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CONTACT: Amy Smorodin
October 23, 2007
(202) 289-8928
FCC Should Not Interfere in Cable Application Market
Federally Controlled Application Standards Could Impede Innovation

WASHINGTON D.C. - The Federal Communications Commission should refrain from regulating technical standards in the cable industry, explains Adam Thierer in "Unplugging Plug-and-Play Regulation," a Progress on Point released today by The Progress & Freedom Foundation. The author warns that leaving standards creation in control of the government, as opposed to private negotiation, would do little to benefit consumers. Instead, FCC-controlled standards could hinder the cable applications and platform market by restricting future development and innovation to inferior technology.

In his paper, Thierer, PFF Senior Fellow and Director of the Center for Digital Media Freedom, addresses two competing proposals currently before the FCC concerning ways the FCC can facilitate development of two-way cable services, such as pay-per-view and video-on-demand. One proposal from the consumer electronics industry requests that the FCC impose "common carrier" type regulations on cable facilities in order to ensure third party service providers are able to have input into interoperability standards for their products. However, the author warns, "regulation of this market could impose significant costs on industry and consumers alike by locking in sub-optimal technical standards and expanding the FCC's authority to micro-manage the industry in the future."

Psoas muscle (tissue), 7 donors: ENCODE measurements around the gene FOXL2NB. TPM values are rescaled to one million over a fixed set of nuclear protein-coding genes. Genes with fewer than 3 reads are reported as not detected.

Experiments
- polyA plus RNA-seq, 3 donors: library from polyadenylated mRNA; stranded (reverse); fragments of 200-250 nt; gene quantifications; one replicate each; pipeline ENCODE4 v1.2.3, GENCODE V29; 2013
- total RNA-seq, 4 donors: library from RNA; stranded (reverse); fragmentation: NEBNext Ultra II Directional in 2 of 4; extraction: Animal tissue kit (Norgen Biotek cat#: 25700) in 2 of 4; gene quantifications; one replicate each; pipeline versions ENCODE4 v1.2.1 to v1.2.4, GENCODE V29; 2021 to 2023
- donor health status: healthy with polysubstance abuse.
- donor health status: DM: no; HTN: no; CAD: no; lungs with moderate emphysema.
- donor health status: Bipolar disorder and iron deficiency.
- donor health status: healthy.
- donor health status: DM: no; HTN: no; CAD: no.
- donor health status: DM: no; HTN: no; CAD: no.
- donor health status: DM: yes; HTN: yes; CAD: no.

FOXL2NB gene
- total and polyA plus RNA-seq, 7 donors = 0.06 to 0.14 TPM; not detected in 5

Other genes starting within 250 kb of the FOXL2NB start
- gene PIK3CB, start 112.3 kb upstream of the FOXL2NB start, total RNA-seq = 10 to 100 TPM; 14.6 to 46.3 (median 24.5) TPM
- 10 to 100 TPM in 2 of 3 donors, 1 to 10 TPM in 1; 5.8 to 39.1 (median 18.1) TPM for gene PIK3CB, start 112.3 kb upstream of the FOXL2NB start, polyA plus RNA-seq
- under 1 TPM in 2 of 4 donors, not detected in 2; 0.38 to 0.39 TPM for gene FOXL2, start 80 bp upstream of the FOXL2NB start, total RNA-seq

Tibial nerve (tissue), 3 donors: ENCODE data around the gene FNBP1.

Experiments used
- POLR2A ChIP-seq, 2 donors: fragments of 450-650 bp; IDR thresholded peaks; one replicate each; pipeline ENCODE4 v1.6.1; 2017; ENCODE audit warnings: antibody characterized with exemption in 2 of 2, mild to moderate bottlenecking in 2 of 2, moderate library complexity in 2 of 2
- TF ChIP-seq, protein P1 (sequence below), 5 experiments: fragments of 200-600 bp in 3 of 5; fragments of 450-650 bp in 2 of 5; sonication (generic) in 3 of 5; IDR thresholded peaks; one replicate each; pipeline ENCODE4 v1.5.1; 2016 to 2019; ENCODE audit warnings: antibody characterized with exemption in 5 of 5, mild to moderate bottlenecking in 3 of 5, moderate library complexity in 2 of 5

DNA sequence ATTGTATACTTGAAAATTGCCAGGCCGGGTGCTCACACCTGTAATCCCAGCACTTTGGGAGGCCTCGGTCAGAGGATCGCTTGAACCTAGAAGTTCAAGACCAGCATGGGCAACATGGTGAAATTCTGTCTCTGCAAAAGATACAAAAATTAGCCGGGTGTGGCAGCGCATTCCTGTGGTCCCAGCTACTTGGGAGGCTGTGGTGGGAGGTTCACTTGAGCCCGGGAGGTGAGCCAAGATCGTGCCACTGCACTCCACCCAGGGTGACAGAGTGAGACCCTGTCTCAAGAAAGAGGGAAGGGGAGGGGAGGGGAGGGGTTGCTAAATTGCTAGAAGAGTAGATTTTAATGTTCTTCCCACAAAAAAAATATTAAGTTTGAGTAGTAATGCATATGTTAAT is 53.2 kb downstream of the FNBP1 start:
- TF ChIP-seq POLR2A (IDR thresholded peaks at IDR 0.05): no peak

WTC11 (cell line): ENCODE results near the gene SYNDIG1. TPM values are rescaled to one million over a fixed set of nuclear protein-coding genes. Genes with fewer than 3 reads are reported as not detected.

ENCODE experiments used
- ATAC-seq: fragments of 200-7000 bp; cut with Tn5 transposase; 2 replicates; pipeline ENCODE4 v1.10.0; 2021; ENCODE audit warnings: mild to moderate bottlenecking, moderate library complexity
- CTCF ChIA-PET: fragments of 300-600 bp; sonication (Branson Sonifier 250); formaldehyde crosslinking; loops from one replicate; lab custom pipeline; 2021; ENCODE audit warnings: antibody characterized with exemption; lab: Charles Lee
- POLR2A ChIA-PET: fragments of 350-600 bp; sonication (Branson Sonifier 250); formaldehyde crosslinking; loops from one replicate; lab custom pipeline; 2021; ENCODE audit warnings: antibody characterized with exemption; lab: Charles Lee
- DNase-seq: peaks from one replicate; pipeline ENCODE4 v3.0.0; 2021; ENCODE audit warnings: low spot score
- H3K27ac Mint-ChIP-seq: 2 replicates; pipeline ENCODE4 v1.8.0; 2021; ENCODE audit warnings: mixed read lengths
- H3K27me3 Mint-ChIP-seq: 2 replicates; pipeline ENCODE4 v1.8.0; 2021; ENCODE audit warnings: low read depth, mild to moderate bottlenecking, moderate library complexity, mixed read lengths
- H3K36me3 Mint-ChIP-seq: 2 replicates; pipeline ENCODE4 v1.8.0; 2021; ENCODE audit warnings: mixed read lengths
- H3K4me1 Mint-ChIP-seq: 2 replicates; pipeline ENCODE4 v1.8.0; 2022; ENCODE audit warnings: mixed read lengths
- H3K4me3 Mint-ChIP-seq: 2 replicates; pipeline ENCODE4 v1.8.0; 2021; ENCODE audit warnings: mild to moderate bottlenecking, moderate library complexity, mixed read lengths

Thierer explains that FCC regulation can only be warranted if there is an identified market failure in the cable applications market. With no reported exclusions of third-party services and applications, pre-emptive regulation is not justified. Consumer demand and other entertainment platforms, such as FIOS and programming available via the Internet, provide competition in the market which will discourage attempts to block application providers. The FCC should also not deny cable companies the right to develop services and applications for their networks in favor of third-party innovation.

Thierer concludes that if the FCC wants to promote development of features and services for cable, they should refrain from imposing open access type regulations. Instead, he explains, "the better approach is to encourage ongoing marketplace experimentation, private negotiations, and greater facilities-based competition."

"Unplugging Plug-and-Play Regulation," is available on the PFF website.

The Progress & Freedom Foundation is a market-oriented think tank that studies the digital revolution and its implications for public policy. It is a 501(c)(3) research & educational organization.



The Progress & Freedom Foundation